9 Core Scenarios of Digital Preservation Beneficiary Centripetal Model Centrifugal Model Consolidated Model Supply-Side Model Demand-Side Model Archive Rights Holder Rights Holder Rights Holder Rights Holder Rights Holder Archive Beneficiary

10 Economic Theory and Incentives Core scenarios highlight … – Relationships among key decision-making roles associated with digital preservation – Relationships between need to preserve, willingness to preserve, and right to preserve – How do these relationships impact incentives? Economics: rich literature dealing with incentives in settings similar to core scenarios – Prospects for sufficient incentives to emerge; factors that may diminish incentives – Policies to enhance incentives where needed

11 Example … Licensed/Subscribed digital content: – e-journals, e-books, online databases Common features: – Accessed over network (Rights Holders server) – Ownership/physical possession of bits resides with Rights Holder

12 Benefits from Preservation For some period of time, Rights Holder is also a Beneficiary from preservation: – Digital materials economic life But collecting institutions may perceive benefits from preservation beyond this period: – E.g., preserving scholarly or cultural record At some point, Rights Holder ceases to be Beneficiary, but other institutions continue in that role – I.e., Rights Holder becomes entity distinct from Beneficiary

13 Positive Externalities Economic Activity Economic Activity Cost Person A Person B Examples: Vaccination Digital Preservation Examples: Vaccination Digital Preservation Benefits

14 Back to Core Scenarios … Rights Holder is distinct from Beneficiary – Need to Preserve separate from Right to Preserve – Centrifugal Model: RH, B, and A all separate – Supply-Side Model: RH, A same; B separate – Consolidated Model: B, A same; RH separate In each of these models, economically sustainable digital preservation must overcome the incentive gap created by the positive externality

15 Textbook Solutions … Government Intervention: – Provide the activity – Fund the activity through subsidies Legal Environment: – Force Rights Holder to undertake activity (compensated through subsidy) – Force Rights Holder to grant right to preserve to another entity Negotiation: – Beneficiary persuades Rights Holder to undertake preservation (Beneficiary pays) – Beneficiary persuades Rights Holder to grant right to preserve (Beneficiary pays)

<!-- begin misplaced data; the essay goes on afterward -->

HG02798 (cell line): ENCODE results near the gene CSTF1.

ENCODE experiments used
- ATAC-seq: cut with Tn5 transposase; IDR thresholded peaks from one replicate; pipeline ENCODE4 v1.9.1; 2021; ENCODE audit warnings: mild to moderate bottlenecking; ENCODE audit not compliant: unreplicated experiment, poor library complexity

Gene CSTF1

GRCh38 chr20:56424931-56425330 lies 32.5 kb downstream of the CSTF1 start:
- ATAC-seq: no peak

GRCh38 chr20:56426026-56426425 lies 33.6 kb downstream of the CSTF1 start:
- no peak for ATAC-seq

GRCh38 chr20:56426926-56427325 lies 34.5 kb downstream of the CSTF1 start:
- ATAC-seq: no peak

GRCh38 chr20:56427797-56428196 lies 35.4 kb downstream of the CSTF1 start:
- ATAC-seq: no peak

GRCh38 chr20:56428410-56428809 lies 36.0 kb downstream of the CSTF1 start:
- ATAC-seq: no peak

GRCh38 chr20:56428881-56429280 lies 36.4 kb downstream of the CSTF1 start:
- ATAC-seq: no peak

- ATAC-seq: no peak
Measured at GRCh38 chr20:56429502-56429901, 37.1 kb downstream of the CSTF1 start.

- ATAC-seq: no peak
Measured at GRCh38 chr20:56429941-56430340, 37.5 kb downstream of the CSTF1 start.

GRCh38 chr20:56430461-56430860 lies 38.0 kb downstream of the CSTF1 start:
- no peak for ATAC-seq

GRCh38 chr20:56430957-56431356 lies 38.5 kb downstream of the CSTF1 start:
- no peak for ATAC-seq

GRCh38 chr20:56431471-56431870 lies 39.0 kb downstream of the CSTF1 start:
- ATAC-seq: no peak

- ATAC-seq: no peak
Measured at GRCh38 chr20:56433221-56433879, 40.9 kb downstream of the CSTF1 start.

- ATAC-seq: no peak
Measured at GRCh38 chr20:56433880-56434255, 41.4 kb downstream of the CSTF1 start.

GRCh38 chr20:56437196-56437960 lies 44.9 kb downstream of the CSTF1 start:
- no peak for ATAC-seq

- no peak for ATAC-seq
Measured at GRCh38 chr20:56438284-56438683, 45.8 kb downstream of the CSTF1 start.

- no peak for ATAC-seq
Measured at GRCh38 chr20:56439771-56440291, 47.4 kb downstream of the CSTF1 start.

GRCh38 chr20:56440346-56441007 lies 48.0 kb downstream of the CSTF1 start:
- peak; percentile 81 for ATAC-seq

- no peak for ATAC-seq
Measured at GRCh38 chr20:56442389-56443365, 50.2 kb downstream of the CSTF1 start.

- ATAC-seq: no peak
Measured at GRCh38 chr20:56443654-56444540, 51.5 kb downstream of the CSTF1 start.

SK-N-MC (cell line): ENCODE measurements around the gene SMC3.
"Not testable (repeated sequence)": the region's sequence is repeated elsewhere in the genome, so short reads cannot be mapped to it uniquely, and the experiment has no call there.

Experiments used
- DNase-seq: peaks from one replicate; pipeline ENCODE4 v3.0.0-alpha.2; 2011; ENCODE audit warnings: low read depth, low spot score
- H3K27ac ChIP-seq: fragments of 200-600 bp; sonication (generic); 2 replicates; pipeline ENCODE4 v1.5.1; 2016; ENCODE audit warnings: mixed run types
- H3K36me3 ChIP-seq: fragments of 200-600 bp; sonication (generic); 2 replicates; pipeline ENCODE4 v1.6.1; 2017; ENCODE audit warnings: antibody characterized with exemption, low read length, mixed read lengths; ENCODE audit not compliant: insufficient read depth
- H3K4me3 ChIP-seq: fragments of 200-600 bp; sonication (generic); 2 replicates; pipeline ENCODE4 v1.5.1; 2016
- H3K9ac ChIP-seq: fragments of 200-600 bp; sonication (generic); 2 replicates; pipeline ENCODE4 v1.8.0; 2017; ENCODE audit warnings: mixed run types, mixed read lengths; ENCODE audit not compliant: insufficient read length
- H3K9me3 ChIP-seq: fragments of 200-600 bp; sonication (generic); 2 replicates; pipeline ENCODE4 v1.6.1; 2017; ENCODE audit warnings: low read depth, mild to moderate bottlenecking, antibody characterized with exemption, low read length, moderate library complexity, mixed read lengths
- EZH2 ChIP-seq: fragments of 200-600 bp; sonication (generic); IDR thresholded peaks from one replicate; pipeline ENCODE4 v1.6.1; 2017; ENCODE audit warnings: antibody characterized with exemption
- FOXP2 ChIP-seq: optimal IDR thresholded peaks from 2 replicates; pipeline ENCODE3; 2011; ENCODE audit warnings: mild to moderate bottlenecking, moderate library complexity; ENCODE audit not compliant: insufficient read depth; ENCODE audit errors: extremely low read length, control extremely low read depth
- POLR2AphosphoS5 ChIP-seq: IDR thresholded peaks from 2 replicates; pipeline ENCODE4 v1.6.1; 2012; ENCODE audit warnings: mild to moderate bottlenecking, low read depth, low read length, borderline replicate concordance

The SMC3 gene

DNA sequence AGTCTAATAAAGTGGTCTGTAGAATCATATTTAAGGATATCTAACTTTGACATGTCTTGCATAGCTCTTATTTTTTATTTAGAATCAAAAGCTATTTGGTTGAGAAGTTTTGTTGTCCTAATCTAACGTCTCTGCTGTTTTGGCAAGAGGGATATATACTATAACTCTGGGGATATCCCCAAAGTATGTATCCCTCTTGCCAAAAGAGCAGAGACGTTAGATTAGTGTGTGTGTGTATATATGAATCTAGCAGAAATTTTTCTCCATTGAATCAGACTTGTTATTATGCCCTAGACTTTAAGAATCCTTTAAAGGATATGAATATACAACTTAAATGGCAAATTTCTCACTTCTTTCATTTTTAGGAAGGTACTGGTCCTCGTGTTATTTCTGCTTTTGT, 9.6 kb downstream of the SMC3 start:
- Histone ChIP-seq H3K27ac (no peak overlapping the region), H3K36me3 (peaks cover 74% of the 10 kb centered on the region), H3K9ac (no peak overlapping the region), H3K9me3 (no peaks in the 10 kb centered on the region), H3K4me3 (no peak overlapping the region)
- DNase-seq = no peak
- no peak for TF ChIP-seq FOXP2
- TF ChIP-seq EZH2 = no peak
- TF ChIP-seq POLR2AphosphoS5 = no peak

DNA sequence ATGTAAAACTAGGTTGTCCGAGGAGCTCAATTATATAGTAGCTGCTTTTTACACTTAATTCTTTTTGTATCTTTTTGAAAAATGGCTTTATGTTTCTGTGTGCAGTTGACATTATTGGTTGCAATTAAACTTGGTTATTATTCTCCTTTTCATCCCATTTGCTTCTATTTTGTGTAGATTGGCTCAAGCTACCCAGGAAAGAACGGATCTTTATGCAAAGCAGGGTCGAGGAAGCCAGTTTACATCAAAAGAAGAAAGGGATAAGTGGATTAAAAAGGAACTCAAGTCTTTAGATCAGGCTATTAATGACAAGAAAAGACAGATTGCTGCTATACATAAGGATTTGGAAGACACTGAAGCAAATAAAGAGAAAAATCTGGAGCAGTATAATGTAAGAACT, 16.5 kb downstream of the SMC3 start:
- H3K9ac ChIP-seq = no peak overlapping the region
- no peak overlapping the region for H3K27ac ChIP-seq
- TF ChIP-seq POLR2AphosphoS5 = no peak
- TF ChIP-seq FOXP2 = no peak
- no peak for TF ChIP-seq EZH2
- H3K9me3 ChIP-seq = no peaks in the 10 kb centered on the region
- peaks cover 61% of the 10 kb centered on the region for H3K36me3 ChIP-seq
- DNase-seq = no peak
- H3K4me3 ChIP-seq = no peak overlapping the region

16 … And a Real-World Example Libraries (Beneficiaries) Publishers (Rights Holder) JSTOR (Archive) Free up space Eliminate redundancies Lower long-term storage costs Facilitate access Free up space Eliminate redundancies Lower long-term storage costs Facilitate access ? ? Archiving Journal Content in Digital Form Negotiates with Publishers Reformats content Manages storage + access Charges access + archiving fees to libraries Negotiates with Publishers Reformats content Manages storage + access Charges access + archiving fees to libraries Centrifugal Model Centrifugal Model

17 Summary Incentives to preserve fundamental to developing economically sustainable digital preservation activities – For any set of digital materials, need to examine underlying motivations to undertake digital preservation To analyze incentives, characterize organization of decision- making roles for a particular digital preservation activity: – Identify relationships between incentives to preserve (need to preserve, willingness to preserve) and right to preserve Use these relationships to identify potential misalignment of preservation incentives and objectives. This will inform: – Organization of digital preservation activities a priori – Design of policies to enhance incentives ex post

18 For More Information … Paper: dp.pdf Contact: